- Changes in your liver function and blockage of small veins in the liver, which can cause liver failure and be life-threatening.
- Changes in your kidney function, which can cause kidney failure.
- Colitis (swelling (inflammation) in the colon) which can very rarely be life-threatening - symptoms are loose bowel movements (diarrhea) stomach cramping, and sometimes blood in the bowel movements
- Severe allergic skin reaction. You may develop blisters on your skin that are filled with fluid or a severe red rash all over your body that may be painful.
Note: Some of the side effects above are very rare. If you have concerns and/or questions, please discuss them with your medical team.
- This drug may be present in the saliva, tears, sweat, urine, stool, vomit, semen, and vaginal secretions. Talk to your doctor and/or your nurse about the necessary precautions to take during this time.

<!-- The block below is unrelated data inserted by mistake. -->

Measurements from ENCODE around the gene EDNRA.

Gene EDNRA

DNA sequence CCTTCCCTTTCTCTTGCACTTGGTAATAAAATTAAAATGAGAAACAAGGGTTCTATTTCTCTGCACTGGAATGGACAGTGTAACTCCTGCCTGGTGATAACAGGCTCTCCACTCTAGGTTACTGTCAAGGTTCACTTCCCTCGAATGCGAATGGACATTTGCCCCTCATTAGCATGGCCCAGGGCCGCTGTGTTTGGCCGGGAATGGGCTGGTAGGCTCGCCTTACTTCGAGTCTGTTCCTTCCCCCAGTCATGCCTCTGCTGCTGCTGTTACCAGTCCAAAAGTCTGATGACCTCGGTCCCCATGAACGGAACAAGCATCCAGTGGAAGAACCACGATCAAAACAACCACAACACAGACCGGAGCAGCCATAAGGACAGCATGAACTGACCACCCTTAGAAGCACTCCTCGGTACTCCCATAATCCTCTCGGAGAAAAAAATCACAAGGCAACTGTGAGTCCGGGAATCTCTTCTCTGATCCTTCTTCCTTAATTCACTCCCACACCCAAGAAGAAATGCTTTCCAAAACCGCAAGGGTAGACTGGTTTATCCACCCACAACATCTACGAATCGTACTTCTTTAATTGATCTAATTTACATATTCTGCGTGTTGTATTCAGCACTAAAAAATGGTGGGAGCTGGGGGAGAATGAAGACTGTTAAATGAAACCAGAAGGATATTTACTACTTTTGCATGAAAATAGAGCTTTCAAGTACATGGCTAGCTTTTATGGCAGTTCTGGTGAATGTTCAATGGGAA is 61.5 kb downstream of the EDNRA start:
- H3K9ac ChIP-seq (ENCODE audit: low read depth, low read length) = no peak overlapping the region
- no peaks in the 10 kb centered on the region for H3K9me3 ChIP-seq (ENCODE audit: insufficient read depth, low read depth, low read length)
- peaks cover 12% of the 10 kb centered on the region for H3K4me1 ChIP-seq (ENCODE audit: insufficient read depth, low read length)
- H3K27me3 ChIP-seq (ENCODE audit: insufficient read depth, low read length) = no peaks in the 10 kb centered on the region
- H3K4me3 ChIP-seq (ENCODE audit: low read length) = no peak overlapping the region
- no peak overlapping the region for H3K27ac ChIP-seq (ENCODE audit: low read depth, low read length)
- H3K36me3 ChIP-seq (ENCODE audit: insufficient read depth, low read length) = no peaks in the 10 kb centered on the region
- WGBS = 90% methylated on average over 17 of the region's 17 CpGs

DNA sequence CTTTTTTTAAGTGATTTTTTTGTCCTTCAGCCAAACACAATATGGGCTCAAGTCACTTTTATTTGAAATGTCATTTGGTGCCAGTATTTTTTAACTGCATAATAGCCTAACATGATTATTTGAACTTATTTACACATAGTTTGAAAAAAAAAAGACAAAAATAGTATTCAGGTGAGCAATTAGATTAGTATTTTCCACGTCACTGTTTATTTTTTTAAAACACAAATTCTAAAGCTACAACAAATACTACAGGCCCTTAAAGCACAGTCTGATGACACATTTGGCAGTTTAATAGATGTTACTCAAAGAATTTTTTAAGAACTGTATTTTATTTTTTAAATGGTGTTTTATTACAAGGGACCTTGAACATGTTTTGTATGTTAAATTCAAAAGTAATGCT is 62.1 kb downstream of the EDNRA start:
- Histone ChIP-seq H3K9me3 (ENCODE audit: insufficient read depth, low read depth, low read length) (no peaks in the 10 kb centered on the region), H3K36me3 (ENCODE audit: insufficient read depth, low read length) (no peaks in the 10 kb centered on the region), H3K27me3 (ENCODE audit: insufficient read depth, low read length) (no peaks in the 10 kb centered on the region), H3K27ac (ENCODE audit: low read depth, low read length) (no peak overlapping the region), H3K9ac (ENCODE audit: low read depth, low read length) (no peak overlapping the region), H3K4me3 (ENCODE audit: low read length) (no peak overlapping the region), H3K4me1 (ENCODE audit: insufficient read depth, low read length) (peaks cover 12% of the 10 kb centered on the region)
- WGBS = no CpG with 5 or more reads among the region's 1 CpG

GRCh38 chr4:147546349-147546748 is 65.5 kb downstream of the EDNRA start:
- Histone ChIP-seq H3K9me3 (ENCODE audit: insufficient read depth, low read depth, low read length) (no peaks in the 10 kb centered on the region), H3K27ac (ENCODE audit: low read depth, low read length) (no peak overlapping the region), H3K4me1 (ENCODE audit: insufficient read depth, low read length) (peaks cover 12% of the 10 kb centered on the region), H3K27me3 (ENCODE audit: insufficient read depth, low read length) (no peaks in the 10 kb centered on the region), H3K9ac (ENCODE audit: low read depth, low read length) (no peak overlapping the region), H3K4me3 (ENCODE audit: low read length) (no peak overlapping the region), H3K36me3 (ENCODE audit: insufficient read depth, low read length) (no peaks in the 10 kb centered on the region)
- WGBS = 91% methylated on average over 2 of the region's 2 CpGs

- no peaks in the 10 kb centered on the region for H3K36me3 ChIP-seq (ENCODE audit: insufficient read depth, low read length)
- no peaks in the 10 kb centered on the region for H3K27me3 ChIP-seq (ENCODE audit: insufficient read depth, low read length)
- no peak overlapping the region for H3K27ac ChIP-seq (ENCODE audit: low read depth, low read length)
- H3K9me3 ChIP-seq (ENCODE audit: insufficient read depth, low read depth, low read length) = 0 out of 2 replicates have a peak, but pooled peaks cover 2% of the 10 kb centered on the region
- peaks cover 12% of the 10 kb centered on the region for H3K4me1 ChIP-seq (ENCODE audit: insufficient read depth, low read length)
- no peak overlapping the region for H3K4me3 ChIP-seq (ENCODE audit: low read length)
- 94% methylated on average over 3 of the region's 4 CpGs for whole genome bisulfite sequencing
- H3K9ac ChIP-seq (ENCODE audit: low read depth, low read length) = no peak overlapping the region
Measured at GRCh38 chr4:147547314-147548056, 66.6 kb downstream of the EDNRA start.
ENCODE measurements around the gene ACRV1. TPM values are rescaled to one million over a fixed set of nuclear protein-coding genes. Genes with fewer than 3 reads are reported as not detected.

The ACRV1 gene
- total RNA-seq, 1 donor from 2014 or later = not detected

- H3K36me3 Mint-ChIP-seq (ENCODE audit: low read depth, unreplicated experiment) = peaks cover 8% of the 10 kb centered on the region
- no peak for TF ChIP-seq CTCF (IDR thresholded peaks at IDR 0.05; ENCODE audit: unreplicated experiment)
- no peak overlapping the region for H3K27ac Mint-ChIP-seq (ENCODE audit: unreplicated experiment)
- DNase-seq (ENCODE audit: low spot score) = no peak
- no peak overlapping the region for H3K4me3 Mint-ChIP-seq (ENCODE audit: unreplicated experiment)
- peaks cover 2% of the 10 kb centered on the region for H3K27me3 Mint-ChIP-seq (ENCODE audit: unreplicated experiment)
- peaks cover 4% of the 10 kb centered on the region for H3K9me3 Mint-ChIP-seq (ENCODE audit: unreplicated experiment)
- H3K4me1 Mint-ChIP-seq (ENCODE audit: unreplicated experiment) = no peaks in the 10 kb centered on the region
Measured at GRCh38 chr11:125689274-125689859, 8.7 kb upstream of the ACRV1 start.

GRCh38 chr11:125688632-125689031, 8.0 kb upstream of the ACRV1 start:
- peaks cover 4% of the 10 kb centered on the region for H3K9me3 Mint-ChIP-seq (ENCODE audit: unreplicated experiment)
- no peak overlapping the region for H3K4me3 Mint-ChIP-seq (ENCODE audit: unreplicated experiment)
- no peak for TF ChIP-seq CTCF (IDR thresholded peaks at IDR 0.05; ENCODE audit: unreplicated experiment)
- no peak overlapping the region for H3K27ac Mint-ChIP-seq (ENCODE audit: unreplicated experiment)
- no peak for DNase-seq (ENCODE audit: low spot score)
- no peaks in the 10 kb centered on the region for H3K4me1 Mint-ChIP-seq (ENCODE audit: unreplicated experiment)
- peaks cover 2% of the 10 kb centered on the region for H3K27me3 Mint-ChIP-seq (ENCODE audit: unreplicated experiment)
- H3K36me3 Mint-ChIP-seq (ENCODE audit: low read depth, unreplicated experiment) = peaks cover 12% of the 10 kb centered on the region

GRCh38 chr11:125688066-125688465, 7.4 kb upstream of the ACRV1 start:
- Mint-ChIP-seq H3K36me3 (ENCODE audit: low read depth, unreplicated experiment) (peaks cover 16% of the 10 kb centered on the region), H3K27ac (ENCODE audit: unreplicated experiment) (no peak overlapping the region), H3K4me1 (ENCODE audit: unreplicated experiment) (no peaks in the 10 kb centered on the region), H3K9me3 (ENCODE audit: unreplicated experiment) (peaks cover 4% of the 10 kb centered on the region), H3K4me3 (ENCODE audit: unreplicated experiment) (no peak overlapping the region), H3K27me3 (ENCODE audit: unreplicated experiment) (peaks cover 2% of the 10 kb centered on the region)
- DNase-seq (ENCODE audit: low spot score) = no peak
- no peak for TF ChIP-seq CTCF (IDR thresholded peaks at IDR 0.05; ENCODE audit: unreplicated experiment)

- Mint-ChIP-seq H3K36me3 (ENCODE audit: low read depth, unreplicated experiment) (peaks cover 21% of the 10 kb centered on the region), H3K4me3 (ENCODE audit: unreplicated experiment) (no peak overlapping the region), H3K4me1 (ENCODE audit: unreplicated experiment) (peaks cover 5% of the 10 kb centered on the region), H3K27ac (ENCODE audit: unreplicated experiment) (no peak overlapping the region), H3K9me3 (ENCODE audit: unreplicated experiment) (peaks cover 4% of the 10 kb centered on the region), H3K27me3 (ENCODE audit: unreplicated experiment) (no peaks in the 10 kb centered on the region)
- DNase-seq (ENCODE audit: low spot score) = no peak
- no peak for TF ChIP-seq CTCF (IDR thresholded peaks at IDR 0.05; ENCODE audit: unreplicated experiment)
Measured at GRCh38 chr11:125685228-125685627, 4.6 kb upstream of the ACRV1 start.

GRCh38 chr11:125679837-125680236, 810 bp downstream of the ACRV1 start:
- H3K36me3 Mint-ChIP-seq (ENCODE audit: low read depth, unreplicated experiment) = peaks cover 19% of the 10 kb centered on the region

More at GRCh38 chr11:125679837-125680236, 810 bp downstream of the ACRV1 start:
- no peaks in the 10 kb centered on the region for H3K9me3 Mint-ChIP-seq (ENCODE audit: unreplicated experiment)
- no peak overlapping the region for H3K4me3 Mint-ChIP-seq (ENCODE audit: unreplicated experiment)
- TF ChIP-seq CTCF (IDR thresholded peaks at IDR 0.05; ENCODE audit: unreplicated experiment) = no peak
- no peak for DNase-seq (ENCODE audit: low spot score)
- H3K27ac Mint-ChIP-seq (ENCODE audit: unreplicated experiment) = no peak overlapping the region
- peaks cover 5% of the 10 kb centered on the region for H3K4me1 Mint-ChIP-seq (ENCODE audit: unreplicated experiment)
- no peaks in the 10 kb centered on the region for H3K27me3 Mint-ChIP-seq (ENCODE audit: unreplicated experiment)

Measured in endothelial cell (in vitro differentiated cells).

Treating Side Effects
- Drink plenty of fluids (a minimum of eight glasses per day is recommended).
- If you throw up or have loose bowel movements, you should drink more fluids so that you do not become dehydrated (lack of water in the body from losing too much fluid).
- If you have diarrhea, eat low-fiber foods that are high in protein and calories and avoid foods that can irritate your digestive tracts or lead to cramping.
- Ask your nurse or doctor about medicine that can lessen or stop your diarrhea.
- To help with nausea and vomiting, eat small, frequent meals instead of three large meals a day. Choose foods and drinks that are at room temperature. Ask your nurse or doctor about other helpful